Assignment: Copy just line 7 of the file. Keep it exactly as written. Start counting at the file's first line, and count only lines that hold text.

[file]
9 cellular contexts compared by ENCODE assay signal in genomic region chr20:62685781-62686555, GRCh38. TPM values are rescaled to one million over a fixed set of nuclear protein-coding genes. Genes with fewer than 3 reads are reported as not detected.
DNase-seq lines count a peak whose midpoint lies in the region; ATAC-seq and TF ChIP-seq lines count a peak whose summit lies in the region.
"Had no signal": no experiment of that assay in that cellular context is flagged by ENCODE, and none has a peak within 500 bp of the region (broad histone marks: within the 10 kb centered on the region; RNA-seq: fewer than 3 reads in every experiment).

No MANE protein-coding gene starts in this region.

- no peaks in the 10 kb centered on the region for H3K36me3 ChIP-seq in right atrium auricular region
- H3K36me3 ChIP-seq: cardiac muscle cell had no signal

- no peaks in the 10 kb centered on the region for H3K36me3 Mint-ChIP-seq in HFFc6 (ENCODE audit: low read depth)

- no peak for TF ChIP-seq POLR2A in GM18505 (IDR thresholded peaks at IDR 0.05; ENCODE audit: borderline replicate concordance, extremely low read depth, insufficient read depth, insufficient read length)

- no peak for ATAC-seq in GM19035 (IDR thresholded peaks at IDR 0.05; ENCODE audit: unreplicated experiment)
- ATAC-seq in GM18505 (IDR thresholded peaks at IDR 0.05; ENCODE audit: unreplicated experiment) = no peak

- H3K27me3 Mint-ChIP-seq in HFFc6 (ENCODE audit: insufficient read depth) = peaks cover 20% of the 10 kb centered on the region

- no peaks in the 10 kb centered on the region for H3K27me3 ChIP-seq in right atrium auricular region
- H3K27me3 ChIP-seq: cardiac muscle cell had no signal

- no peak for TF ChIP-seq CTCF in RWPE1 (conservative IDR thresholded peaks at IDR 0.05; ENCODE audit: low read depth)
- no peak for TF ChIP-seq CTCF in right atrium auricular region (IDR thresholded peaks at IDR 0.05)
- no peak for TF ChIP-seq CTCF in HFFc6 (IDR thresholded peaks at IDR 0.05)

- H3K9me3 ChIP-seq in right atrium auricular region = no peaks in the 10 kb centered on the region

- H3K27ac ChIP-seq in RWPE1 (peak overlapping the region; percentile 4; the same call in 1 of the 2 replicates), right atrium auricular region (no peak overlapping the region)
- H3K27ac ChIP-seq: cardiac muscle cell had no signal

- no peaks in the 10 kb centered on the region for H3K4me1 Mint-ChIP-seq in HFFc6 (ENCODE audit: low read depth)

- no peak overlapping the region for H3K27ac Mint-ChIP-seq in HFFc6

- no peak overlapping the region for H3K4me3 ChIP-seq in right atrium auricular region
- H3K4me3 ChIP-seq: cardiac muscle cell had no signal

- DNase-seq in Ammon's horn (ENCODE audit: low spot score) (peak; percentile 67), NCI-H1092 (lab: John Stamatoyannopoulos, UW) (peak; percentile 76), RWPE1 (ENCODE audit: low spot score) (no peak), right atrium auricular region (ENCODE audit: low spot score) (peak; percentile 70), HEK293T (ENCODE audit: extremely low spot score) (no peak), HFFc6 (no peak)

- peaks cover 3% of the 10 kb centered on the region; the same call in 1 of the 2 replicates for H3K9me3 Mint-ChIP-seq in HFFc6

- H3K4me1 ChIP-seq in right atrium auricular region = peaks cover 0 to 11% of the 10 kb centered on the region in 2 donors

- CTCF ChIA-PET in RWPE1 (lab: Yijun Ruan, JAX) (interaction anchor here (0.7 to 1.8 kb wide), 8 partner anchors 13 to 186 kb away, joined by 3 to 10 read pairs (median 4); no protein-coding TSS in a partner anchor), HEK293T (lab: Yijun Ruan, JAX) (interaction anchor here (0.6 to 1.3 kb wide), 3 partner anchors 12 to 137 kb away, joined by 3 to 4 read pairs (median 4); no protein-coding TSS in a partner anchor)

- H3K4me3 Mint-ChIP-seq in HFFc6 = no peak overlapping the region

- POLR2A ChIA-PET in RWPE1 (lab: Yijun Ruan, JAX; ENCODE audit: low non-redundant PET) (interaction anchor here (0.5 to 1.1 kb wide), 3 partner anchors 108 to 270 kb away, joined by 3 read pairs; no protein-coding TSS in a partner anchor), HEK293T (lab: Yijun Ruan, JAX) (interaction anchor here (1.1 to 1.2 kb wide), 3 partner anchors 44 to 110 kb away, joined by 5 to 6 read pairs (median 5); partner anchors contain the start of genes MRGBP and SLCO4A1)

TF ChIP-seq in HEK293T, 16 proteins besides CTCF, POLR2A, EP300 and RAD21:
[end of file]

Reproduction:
- no peaks in the 10 kb centered on the region for H3K36me3 Mint-ChIP-seq in HFFc6 (ENCODE audit: low read depth)